Mobility

January 2017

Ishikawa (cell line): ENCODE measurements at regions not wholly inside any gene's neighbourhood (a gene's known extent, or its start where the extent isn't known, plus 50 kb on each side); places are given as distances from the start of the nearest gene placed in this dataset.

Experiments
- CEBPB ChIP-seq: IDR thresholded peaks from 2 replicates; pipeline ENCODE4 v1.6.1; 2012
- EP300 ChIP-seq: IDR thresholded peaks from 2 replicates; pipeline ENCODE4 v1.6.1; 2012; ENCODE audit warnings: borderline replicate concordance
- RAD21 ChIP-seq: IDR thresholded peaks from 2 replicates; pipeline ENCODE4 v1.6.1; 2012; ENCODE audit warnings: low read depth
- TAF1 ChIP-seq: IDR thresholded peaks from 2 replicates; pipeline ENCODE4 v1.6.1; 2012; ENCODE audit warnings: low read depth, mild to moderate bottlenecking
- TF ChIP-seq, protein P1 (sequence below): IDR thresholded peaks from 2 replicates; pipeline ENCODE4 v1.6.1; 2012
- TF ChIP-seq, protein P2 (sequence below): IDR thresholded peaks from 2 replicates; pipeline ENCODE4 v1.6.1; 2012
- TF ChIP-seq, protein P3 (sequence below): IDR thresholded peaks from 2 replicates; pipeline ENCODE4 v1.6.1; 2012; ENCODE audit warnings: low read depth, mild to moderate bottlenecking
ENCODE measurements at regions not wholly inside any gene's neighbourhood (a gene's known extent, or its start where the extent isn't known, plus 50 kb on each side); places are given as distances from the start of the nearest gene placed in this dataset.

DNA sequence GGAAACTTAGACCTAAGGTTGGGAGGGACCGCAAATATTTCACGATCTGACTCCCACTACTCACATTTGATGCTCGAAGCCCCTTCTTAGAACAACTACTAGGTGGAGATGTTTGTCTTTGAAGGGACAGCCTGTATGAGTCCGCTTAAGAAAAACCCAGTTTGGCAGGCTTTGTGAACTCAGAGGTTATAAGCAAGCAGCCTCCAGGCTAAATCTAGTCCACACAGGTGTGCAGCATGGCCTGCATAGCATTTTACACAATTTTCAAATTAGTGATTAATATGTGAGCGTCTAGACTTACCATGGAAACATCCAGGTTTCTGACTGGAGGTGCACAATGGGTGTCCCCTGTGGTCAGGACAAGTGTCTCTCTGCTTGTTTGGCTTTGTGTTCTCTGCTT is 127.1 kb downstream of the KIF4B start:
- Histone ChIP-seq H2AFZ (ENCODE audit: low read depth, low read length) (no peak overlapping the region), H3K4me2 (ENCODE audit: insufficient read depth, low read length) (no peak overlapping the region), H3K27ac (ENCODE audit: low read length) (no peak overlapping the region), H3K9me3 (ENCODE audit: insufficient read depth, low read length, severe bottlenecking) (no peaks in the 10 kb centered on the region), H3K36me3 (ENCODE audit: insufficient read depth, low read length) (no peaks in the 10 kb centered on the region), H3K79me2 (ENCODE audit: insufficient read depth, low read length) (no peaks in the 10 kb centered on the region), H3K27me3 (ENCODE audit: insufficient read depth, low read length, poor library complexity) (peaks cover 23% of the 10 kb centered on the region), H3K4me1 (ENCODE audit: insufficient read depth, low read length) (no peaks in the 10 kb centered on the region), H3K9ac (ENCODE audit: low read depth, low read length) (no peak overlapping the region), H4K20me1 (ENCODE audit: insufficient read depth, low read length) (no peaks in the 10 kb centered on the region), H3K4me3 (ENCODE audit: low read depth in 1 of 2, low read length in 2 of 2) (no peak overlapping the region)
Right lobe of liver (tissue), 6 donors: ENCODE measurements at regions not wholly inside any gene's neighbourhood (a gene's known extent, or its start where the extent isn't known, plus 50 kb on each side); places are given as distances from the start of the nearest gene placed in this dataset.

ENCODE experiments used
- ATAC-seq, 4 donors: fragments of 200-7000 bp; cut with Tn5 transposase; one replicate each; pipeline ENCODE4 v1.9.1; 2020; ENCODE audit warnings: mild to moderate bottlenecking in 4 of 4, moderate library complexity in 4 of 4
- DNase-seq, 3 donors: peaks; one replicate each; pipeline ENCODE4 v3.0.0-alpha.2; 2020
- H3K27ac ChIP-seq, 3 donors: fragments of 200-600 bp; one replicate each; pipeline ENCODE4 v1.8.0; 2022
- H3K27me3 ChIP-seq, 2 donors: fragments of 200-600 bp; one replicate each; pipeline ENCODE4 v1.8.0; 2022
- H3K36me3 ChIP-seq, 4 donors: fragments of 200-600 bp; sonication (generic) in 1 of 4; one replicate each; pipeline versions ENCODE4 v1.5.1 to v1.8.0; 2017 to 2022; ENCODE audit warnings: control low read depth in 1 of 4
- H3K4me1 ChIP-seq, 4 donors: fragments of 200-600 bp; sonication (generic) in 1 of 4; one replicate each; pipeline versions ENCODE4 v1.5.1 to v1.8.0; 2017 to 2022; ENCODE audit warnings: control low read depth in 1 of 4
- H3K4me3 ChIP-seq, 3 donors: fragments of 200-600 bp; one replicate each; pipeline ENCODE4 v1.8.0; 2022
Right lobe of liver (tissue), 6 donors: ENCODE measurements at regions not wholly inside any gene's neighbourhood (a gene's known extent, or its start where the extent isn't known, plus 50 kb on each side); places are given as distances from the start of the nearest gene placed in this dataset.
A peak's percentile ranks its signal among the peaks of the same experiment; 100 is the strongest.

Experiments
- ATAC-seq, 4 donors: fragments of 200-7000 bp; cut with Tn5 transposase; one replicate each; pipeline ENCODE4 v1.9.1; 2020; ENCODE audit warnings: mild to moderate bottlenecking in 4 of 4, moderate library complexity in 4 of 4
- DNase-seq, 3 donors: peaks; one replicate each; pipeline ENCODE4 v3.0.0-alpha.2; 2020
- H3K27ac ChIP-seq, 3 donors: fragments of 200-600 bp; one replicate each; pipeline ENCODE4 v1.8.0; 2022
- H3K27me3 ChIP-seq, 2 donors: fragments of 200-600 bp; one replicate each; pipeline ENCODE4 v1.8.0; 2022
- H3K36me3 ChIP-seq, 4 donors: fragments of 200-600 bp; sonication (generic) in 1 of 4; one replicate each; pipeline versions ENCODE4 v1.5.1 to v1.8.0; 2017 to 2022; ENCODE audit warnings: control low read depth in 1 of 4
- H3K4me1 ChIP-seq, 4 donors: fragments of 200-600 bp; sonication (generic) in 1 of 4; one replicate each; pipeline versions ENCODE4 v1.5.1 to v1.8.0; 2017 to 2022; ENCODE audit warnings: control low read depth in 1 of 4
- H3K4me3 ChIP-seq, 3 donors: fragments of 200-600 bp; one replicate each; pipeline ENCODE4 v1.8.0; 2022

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44 Mobility | January 2017 Traveling should always be something of an adventure, but not at the expense of your safety and security. Here are a few tips that should help you avoid some of the pitfalls that can turn a trip into a disaster. If you're listening to music on your smartphone or iPod, don't block the hearing in both ears with earbuds or headphones. Instead, listen to just one. That way, you can always stay alert. Another option is to wear the earbuds or headphones with no music on as a way to eavesdrop, just in case there's something untoward going on that you should know about. Source: buzzfeed.com It's always a good idea to let people know where you're going, including friends and family back home and your innkeeper or hotel concierge. And if you're venturing into parkland or wilderness, always tell someone when you expect to return and the route you're taking. It's important to stick to that route. Source: travel.aarp.org The most important steps you can take to avoid losing your luggage on a fl ight are to label it properly and make it easy to identify. Include your name, destination address—not your home address—and phone number where you can be reached. Print the same information on a card and put it inside the suitcase on top of your belongings, where it will be visible as soon as someone opens it. And personalize your luggage with distinguishing marks, like a brightly colored ribbon tied to the handle or Day-Glo stickers or tape along the sides. Source: trip.ustia.org A former CIA agent advises travelers staying in a hotel not to take a room on the ground fl oor (too easily accessible) or the top fl oor (too little room to maneuver). He also says you should keep the "Do Not Disturb" sign on the door, even when you're out. Source: cntraveler.com And if you're venturing into parkland or wilderness, always tell someone The most important steps you can take to avoid losing your luggage on a fl ight are to label it properly and make it easy to identify. Include your name, destination address—not your home address—and phone number where you can be reached. Print the same information on a card and put it inside the suitcase on top of your belongings, where it will be visible as soon as someone opens it. And personalize your luggage with distinguishing marks, like a brightly colored ribbon tied to Because lost wallets are the leading cause of identity theft, it's a good idea to take only the card or cards you actually plan to use while on a trip. Leave the other cards and your checkbook at home. If you plan to take more than one credit card, lock away the extra one, along with account information and customer service numbers for the cards you have with you, in a hotel safe or other secure location. Source: travelers.com

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